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Photo: Mike Morgan

Grace Cavalieri is Maryland’s Tenth Poet Laureate. She’s author of 26 collections of poetry. She has had several plays produced, most recently “Quilting The Sun,” NYC 2019. She founded, produces and hosts “The Poet and the Poem,” for public radio, 44 years on-air, now from The Library of Congress. For ten years, Cavalieri was poetry columnist/reviewer for The Washington Independent Review of Books. She has taught poetry workshops in colleges throughout the country. Her latest book is Grace Art-Poems and Paintings (Poets’ Choice Press,2021). She is the recipient of many honors and awards, including the 2013 Association of Writers & Writing Programs’ George Garrett Award, The American Association of University Women, Phi Beta Kappa,  and The Corporation for Public Broadcasting Silver Medal.

Grace Cavalieri



Forget what I said before—

It’s evening in Tuscany.


Someone is making bread that will not grow stale,

others are picking carciofi.


The moon won’t speak one word

so covered with the moss of clouds.


I know someone who died, but stays.

I would live it all again.


Nothing is divested but the

crêpe myrtle that screams pink.


Nothing is enough but the

empty wastebasket where letters once were.

  from The Man Who Got Away

(New Academia)


Photo: Czarina Divina

David Keplinger is the author of eight books of poetry, including The World to Come (Conduit, April 2021) and Another City (Milkweed Editions, 2018), which was awarded the 2019 UNT Rilke Prize for a mid-career poet. His other books of prose poetry include The Prayers of Others (New Issues Press, 2006), winner of the Colorado Book Award, and The Most Natural Thing (New Issues Press, 2013). In 2020 he was the recipient of the Emily Dickinson Award from the Poetry Society of America. His books of translations include Forty-One Objects, his 2019 collaboration with Danish poet Carsten René Nielsen, which was a finalist for the 2020 National Translation Award.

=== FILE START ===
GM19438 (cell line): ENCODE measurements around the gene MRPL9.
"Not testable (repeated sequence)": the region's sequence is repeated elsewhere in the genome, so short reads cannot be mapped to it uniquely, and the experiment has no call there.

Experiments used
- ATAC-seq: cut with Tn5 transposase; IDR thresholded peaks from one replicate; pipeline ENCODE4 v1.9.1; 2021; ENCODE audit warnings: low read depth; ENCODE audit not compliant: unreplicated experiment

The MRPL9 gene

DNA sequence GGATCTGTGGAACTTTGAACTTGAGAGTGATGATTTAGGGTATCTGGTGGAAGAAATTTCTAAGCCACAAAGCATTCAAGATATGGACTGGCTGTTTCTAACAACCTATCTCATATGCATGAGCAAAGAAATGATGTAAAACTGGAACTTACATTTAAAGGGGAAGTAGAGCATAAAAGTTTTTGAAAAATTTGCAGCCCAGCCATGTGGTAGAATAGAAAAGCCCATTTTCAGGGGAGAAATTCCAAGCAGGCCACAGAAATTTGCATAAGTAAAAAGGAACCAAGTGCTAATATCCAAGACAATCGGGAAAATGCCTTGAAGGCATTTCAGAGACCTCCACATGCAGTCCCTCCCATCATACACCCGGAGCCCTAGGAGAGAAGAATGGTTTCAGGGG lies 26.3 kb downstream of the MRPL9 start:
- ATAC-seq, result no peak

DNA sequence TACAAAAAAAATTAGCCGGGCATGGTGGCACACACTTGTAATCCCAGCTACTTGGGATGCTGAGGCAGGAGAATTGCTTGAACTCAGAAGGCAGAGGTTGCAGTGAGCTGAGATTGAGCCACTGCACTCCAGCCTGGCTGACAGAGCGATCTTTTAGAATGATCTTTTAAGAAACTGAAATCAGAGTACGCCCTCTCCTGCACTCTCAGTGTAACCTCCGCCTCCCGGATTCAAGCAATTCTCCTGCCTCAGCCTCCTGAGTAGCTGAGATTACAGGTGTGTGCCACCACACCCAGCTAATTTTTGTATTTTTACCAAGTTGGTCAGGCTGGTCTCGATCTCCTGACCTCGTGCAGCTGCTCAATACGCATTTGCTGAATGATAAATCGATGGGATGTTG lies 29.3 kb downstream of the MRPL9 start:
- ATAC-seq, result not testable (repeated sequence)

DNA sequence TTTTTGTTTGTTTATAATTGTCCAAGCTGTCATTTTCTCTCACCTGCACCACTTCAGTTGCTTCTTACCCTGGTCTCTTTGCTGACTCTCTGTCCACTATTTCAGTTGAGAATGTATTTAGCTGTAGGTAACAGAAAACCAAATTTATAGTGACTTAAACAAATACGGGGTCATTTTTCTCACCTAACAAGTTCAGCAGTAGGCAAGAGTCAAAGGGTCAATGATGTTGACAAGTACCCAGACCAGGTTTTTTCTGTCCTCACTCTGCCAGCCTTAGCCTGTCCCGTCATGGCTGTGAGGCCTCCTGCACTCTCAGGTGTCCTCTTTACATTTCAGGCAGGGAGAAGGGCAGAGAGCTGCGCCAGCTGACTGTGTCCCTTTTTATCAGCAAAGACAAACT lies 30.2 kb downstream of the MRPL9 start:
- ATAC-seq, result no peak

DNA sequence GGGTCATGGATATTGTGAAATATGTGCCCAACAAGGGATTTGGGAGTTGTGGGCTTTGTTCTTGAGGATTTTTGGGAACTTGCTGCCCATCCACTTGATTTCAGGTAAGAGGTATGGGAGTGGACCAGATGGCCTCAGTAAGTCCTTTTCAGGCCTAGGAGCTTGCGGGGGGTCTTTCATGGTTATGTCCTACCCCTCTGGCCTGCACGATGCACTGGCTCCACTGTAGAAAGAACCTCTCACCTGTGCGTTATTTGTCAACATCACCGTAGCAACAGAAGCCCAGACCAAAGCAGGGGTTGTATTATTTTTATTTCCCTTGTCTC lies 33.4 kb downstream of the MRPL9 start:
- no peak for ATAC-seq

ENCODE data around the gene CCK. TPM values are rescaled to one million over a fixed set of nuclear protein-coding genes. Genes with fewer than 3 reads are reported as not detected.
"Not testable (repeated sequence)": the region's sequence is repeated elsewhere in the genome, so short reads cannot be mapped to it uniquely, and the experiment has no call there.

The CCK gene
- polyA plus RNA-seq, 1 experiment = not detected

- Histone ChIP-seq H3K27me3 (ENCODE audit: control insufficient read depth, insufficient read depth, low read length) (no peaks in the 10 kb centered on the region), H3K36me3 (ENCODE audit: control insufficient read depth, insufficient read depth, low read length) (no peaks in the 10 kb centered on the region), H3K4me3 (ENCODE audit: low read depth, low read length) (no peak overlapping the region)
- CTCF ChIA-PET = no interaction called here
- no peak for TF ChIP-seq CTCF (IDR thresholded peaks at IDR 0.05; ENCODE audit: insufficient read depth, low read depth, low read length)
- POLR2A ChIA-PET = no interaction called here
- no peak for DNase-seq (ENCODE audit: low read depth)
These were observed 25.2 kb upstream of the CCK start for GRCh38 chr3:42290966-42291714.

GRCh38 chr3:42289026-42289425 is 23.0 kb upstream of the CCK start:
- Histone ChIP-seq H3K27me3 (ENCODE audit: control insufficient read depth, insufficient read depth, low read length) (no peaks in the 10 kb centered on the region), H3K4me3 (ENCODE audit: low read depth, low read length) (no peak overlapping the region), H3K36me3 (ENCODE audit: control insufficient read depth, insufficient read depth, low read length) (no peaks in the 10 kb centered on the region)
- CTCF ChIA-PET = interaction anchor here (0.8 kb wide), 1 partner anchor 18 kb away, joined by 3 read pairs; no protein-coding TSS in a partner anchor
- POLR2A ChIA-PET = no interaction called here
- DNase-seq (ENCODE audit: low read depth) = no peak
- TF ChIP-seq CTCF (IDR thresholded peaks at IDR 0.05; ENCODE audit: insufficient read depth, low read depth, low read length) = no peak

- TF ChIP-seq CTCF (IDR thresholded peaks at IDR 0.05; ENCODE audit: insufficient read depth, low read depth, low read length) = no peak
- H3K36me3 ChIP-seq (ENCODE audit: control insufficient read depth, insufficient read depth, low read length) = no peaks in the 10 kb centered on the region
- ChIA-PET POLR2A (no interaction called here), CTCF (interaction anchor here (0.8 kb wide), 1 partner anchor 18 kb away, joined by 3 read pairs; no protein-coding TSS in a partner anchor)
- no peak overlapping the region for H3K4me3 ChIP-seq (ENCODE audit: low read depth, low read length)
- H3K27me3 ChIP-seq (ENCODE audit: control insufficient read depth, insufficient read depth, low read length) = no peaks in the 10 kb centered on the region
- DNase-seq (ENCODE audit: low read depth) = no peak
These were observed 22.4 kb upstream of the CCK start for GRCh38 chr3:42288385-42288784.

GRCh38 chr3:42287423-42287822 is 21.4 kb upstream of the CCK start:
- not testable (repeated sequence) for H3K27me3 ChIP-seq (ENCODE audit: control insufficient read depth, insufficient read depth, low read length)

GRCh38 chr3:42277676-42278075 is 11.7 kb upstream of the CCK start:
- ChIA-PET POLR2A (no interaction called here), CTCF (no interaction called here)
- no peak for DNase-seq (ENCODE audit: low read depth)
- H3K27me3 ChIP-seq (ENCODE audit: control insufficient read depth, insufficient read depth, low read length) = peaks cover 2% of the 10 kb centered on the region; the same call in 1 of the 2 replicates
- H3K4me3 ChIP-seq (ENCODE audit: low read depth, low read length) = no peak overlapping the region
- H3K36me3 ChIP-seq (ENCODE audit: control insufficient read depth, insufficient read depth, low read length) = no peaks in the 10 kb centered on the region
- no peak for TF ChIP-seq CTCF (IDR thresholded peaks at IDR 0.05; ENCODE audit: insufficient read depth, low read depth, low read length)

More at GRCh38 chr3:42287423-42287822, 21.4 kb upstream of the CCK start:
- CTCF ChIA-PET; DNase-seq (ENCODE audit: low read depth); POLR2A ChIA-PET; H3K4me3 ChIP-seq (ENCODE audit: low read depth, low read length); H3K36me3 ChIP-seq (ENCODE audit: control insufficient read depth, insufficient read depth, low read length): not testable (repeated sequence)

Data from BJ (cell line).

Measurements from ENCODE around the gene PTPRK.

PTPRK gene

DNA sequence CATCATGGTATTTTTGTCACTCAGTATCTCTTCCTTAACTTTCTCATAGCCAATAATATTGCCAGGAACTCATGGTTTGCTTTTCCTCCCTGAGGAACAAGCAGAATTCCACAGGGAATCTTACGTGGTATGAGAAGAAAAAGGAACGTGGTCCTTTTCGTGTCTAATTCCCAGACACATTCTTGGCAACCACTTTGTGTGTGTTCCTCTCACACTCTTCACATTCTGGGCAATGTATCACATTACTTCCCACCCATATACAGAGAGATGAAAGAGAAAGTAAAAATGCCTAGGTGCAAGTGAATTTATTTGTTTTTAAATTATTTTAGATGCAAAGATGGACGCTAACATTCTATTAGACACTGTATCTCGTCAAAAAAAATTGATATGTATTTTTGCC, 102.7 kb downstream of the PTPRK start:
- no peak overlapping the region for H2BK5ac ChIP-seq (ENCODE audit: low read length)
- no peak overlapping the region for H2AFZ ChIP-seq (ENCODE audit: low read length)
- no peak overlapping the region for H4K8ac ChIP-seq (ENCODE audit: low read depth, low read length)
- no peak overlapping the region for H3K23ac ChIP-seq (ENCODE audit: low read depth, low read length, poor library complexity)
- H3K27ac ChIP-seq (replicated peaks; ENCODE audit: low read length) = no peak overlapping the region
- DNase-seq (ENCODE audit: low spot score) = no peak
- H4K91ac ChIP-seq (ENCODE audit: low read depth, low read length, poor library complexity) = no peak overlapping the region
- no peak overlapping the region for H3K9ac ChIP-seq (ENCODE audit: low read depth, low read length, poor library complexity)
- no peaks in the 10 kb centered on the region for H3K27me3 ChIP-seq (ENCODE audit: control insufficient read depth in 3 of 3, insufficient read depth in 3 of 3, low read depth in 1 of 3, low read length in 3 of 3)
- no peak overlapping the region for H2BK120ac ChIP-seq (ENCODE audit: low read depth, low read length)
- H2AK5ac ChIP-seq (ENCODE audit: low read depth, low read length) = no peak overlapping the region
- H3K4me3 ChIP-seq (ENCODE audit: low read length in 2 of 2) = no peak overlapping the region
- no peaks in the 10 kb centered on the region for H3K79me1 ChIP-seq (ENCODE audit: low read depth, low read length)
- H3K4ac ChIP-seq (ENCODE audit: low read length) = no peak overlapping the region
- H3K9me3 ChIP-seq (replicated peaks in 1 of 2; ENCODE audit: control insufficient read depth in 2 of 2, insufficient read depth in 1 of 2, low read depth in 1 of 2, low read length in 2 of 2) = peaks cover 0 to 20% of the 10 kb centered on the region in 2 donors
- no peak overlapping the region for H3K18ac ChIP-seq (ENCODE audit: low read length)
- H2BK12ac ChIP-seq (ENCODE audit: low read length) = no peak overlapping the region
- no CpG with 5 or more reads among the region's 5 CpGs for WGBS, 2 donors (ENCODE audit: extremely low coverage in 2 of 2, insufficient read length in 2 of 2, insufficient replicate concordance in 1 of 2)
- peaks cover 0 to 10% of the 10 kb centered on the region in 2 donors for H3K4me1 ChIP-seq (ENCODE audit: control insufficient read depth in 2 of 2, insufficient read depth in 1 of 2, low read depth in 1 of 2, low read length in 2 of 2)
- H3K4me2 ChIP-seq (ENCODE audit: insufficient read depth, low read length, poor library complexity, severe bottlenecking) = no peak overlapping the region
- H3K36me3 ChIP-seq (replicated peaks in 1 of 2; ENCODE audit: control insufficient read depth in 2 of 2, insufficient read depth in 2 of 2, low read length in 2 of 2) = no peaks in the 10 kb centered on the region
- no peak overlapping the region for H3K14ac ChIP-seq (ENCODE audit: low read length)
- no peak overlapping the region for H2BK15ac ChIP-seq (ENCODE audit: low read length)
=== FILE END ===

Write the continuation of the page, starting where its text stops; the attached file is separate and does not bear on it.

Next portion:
David Keplinger


That your shoes are two fish, a school that moves by the singular will. That the body is here, but elsewhere, too. That there exists a body of wind, one for you, one for the city, the country, the planet. That there’s one wind moving all of this just so. Even the bride in the white wedding gown. And the groom in the charcoal suit. The beautiful car that’s waiting for them. The vast night.

Photo: Scottish Poetry Library

Lorna Goodison, born in Kingston, Jamaica, is author of nine poetry collections, including her latest Collected Poems (UK: Carcanet, 2017). Forthcoming in 2021 is Mother Muse. A painter before she became a working poet, Goodison was educated at the Jamaica School of Art and the School of the Art Students League of New York. She was appointed poet laureate of Jamaica in 2017. In 2018, she received a Windham–Campbell Literature Prize, and in 2019, she was awarded the Queen’s Gold Medal for Poetry.

Lorna Goodison


My mother raises rare blooms
and waters them with tea
her birth waters sang like rivers
my mother is now me

My mother had a linen dress
the colour of the sky
and stored lace and damask
to pull shame out of her eye.

I am becoming my mother
brown/yellow woman
fingers smelling always of onions.